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predict

Predict responses using a trained deep learning neural network

You can make predictions using a trained neural network for deep learning on either a CPU or GPU. Using a GPU requires Parallel Computing Toolbox™ and a CUDA® enabled NVIDIA® GPU with compute capability 3.0 or higher. Specify the hardware requirements using the ExecutionEnvironment name-value pair argument.

Syntax

YPred = predict(net,X)
YPred = predict(net,sequences)
YPred = predict(___,Name,Value)

Description

YPred = predict(net,X) predicts responses for the image data in X using the trained network net.

example

YPred = predict(net,sequences) predicts responses for the sequence or time series data in sequences using the trained LSTM network net.

example

YPred = predict(___,Name,Value) predicts responses with additional options specified by one or more name-value pair arguments.

Tip

When making predictions with sequences of different lengths, the mini-batch size can impact the amount of padding added to the input data which can result in different predicted values. Try using different values to see which works best with your network. To specify mini-batch size and padding options, use the 'MiniBatchSize' and 'SequenceLength' options.

Examples

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Load the sample data.

[XTrain,YTrain] = digitTrain4DArrayData;

digitTrain4DArrayData loads the digit training set as 4-D array data. XTrain is a 28-by-28-by-1-by-5000 array, where 28 is the height and 28 is the width of the images. 1 is the number of channels and 5000 is the number of synthetic images of handwritten digits. YTrain is a categorical vector containing the labels for each observation.

Construct the convolutional neural network architecture.

layers = [ ...
    imageInputLayer([28 28 1])
    convolution2dLayer(5,20)
    reluLayer
    maxPooling2dLayer(2,'Stride',2)
    fullyConnectedLayer(10)
    softmaxLayer
    classificationLayer];

Set the options to default settings for the stochastic gradient descent with momentum.

options = trainingOptions('sgdm');

Train the network.

rng('default')
net = trainNetwork(XTrain,YTrain,layers,options);
Training on single CPU.
Initializing input data normalization.
|========================================================================================|
|  Epoch  |  Iteration  |  Time Elapsed  |  Mini-batch  |  Mini-batch  |  Base Learning  |
|         |             |   (hh:mm:ss)   |   Accuracy   |     Loss     |      Rate       |
|========================================================================================|
|       1 |           1 |       00:00:00 |       11.72% |       2.2909 |          0.0100 |
|       2 |          50 |       00:00:05 |       52.34% |       1.8173 |          0.0100 |
|       3 |         100 |       00:00:10 |       66.41% |       1.1120 |          0.0100 |
|       4 |         150 |       00:00:15 |       67.19% |       0.9866 |          0.0100 |
|       6 |         200 |       00:00:21 |       73.44% |       0.7928 |          0.0100 |
|       7 |         250 |       00:00:26 |       81.25% |       0.6349 |          0.0100 |
|       8 |         300 |       00:00:31 |       83.59% |       0.6306 |          0.0100 |
|       9 |         350 |       00:00:37 |       83.59% |       0.4726 |          0.0100 |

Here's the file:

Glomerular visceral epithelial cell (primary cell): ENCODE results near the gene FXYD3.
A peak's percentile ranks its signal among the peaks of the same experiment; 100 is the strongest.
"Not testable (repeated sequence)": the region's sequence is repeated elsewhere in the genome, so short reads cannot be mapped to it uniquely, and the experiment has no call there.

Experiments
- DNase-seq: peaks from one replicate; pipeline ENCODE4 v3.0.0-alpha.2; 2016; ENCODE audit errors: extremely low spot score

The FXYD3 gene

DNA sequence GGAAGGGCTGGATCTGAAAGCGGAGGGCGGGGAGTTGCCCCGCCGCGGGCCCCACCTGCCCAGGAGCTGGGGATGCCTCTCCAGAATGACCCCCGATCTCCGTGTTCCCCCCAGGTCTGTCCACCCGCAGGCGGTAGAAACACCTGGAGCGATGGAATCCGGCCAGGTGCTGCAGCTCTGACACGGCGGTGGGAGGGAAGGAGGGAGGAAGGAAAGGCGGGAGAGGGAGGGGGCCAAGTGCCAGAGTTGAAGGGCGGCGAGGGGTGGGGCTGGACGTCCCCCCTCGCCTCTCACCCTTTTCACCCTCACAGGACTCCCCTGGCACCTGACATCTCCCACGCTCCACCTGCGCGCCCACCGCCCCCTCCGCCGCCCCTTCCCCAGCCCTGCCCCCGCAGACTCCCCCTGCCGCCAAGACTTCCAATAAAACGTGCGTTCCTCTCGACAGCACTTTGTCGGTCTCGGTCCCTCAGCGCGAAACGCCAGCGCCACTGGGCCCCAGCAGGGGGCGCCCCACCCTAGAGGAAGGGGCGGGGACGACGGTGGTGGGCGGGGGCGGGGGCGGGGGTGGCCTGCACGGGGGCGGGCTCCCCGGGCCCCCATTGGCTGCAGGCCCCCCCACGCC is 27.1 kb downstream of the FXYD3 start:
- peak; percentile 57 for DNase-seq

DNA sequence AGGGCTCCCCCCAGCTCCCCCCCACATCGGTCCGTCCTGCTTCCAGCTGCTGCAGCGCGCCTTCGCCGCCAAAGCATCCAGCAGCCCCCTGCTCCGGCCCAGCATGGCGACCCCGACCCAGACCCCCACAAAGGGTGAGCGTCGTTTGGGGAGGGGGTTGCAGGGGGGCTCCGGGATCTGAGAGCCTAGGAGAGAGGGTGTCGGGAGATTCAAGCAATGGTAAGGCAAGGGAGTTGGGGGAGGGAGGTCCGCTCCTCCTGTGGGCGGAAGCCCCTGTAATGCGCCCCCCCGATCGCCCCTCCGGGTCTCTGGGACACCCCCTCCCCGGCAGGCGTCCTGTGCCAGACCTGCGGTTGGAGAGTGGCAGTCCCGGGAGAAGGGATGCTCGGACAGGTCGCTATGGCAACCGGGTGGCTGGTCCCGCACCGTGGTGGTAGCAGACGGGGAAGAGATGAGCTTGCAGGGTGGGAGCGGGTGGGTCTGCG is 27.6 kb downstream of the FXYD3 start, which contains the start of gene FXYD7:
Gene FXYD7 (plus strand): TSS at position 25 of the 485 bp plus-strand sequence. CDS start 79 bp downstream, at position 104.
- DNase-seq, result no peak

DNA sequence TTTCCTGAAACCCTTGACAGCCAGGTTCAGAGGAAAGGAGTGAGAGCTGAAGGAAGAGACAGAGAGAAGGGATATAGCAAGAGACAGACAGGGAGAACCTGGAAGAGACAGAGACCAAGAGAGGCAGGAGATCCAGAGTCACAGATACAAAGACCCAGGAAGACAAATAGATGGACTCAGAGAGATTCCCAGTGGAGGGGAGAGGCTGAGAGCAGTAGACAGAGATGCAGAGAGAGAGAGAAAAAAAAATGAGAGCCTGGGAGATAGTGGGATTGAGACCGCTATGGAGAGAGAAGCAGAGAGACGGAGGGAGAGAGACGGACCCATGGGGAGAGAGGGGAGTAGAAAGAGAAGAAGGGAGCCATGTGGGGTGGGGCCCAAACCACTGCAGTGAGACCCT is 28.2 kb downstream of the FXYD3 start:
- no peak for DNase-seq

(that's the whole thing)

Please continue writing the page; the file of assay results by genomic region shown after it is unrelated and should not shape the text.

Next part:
|      11 |         400 |       00:00:41 |       92.97% |       0.3709 |          0.0100 |
|      12 |         450 |       00:00:47 |       95.31% |       0.2843 |          0.0100 |
|      13 |         500 |       00:00:51 |       92.19% |       0.2760 |          0.0100 |
|      15 |         550 |       00:00:56 |       98.44% |       0.2187 |          0.0100 |
|      16 |         600 |       00:01:01 |       96.88% |       0.2164 |          0.0100 |
|      17 |         650 |       00:01:05 |       96.88% |       0.1960 |          0.0100 |
|      18 |         700 |       00:01:10 |      100.00% |       0.1066 |          0.0100 |
|      20 |         750 |       00:01:14 |       99.22% |       0.0850 |          0.0100 |
|      21 |         800 |       00:01:19 |       99.22% |       0.1224 |          0.0100 |
|      22 |         850 |       00:01:23 |       99.22% |       0.0832 |          0.0100 |
|      24 |         900 |       00:01:28 |       97.66% |       0.1246 |          0.0100 |
|      25 |         950 |       00:01:32 |       98.44% |       0.0821 |          0.0100 |
|      26 |        1000 |       00:01:38 |       99.22% |       0.0601 |          0.0100 |
|      27 |        1050 |       00:01:46 |       99.22% |       0.0679 |          0.0100 |
|      29 |        1100 |       00:01:54 |       99.22% |       0.0519 |          0.0100 |
|      30 |        1150 |       00:02:00 |       99.22% |       0.0590 |          0.0100 |
|      30 |        1170 |       00:02:02 |      100.00% |       0.0579 |          0.0100 |
|========================================================================================|

Run the trained network on a test set and predict the scores.

[XTest,YTest] = digitTest4DArrayData;
YPred = predict(net,XTest);

predict, by default, uses a CUDA® enabled GPU with compute capability 3.0, when available. You can also choose to run predict on a CPU using the 'ExecutionEnvironment','cpu' name-value pair argument.

Display the first 10 images in the test data and compare to the predictions from predict.

YTest(1:10,:)
ans = 10x1 categorical array
     0 
     0 
     0 
     0 
     0 
     0 
     0 
     0 
     0 
     0 

YPred(1:10,:)
ans = 10x10 single matrix

    0.9988    0.0000    0.0002    0.0006    0.0000    0.0000    0.0000    0.0000    0.0000    0.0004
    0.9188    0.0000    0.0206    0.0001    0.0000    0.0002    0.0030    0.0001    0.0017    0.0554
    0.9999    0.0000    0.0000    0.0000    0.0000    0.0000    0.0000    0.0000    0.0000    0.0000
    0.9704    0.0000    0.0000    0.0000    0.0000    0.0000    0.0038    0.0000    0.0029    0.0229
    0.9775    0.0000    0.0036    0.0001    0.0000    0.0000    0.0001    0.0001    0.0186    0.0001
    0.9708    0.0000    0.0004    0.0000    0.0000    0.0000    0.0028    0.0000    0.0245    0.0015
    0.9921    0.0000    0.0001    0.0000    0.0000    0.0000    0.0075    0.0000    0.0004    0.0000
    1.0000    0.0000    0.0000    0.0000    0.0000    0.0000    0.0000    0.0000    0.0000    0.0000